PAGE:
At 78 years old, he still loved eclipses – and poetry. He wrote a sonnet to a solar eclipse that starts with this flowery language:
Celestial source of life and light on earth!
What envious rival intercepts thy rays?
Dares they own satellite arrest thy blaze?
For some reason he titled it “To the Sun,” but I would have gone with “F*ck you, Moon.”
There’s a metaphor here somewhere in this stargazing. You could say that John Quincy Adams was often so focused on his specific vision of a better world that he was blinded, and unable to fully see the political realities around him.
Like Icarus, but less flighty.
JQA was not a “good” dancer by his own admission, but he did study some dance in Paris and he attended his fair share of dances in Massachusetts. He was no George Washington, but he could probably cut a rug.
His love of dance really came to light when a small-town Footloose-style preacher tried to ban the “heinous sin” of dancing. Adams wrote a strongly worded treatise in defense of dance…in his diary:
“How one of the most innocent and rational amusements that was ever invented can find so many opposers is somewhat mysterious…There are many people here so warped in prejudice that they are really persuaded they should incur the divine displeasure, as much by dancing, as by stealing, or perhaps, committing murder.”
He concluded that “there are many who do not participate of the diversion and are envious to see others amusing themselves.” Haters gonna hate.
He saw to it that his sons were educated in what he considered the “essential qualification” of dancing. Did he mean the kind of dancing Patrick Swayze and Jennifer Grey did? Probably not. But it’s safe to say that nobody puts Quincy in the corner.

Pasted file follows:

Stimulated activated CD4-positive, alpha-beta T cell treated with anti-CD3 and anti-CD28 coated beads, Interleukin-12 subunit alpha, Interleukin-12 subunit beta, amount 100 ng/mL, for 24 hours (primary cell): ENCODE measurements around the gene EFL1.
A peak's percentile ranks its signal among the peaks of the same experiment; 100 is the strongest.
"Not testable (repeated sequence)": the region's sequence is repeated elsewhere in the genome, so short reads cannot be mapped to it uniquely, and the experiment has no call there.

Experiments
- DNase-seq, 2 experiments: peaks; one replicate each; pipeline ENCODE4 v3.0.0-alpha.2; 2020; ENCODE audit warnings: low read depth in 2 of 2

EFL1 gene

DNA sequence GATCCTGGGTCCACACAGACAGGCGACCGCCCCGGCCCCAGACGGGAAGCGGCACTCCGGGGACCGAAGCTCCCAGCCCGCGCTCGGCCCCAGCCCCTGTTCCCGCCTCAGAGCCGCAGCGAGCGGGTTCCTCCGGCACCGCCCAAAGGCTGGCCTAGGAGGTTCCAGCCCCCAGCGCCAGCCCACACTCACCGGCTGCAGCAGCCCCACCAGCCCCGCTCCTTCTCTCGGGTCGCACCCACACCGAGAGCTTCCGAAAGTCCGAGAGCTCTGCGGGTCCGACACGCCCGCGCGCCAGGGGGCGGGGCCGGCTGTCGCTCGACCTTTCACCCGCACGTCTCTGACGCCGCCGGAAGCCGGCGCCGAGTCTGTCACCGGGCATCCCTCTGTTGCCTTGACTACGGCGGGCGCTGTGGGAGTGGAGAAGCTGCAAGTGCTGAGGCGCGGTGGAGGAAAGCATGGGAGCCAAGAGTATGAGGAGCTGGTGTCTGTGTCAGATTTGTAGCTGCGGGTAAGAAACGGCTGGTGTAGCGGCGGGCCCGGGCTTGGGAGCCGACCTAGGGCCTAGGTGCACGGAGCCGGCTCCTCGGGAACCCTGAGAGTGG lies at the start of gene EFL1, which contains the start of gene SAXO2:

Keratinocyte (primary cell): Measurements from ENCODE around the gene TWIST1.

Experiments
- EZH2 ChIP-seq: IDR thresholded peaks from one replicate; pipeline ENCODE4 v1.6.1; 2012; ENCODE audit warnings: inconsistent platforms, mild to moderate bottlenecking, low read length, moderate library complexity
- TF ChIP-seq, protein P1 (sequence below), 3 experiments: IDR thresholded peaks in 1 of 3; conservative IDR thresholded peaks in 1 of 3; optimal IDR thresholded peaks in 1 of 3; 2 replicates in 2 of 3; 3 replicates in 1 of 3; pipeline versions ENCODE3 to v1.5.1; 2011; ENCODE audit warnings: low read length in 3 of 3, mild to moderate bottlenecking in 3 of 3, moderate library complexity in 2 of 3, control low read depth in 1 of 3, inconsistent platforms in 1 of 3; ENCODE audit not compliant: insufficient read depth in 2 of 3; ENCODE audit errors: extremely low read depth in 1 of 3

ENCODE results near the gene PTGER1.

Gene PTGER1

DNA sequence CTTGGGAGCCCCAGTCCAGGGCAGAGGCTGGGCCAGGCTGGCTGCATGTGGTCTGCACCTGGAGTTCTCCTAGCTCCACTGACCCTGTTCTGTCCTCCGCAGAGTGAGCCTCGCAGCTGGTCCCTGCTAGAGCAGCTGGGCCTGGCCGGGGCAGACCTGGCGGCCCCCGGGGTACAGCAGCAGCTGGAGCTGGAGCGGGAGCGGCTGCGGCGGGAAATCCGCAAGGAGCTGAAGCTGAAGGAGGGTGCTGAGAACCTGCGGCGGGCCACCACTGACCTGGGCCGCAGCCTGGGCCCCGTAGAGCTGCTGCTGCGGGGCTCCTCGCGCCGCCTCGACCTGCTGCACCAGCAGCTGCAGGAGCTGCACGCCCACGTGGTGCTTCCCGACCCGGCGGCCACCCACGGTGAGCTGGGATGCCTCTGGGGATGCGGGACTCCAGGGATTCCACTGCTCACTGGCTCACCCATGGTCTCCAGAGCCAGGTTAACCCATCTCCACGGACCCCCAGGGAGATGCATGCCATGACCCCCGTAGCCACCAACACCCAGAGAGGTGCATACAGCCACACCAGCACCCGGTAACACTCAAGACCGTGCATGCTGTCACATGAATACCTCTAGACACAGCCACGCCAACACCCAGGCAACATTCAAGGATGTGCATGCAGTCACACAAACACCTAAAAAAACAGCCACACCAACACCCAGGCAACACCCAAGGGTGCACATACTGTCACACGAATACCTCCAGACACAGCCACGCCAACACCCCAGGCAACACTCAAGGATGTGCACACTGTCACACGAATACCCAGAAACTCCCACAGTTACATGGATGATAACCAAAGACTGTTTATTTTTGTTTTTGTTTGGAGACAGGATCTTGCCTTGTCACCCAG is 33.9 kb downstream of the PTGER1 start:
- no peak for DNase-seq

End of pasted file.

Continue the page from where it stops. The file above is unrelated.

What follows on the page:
John Quincy Adams inherited his father’s love of books, and both men struggled to value their families more than their libraries. The senior John Adams once wrote to Abigail, “But above all I want to see my books,” but caught himself and squeezed in the words “except the wife & children” before he sent the letter.
The son cared a little less about his future wife’s feelings. While they were engaged, Louisa Johnson wrote to John Quincy that he was letting his “excessive fondness for books” usurp her place in his heart. He didn’t deny it – he just told her she would benefit from his attention to study.
In his elder years, JQA spent much time closed up in his library with his books, and with his father’s books that he inherited.
John Quincy Adams first fell in love with Russia when he was 14 years old and served as Francis Dana’s secretary. He returned almost 30 years later when James Madison appointed him as the United States’ first official minister to Russia.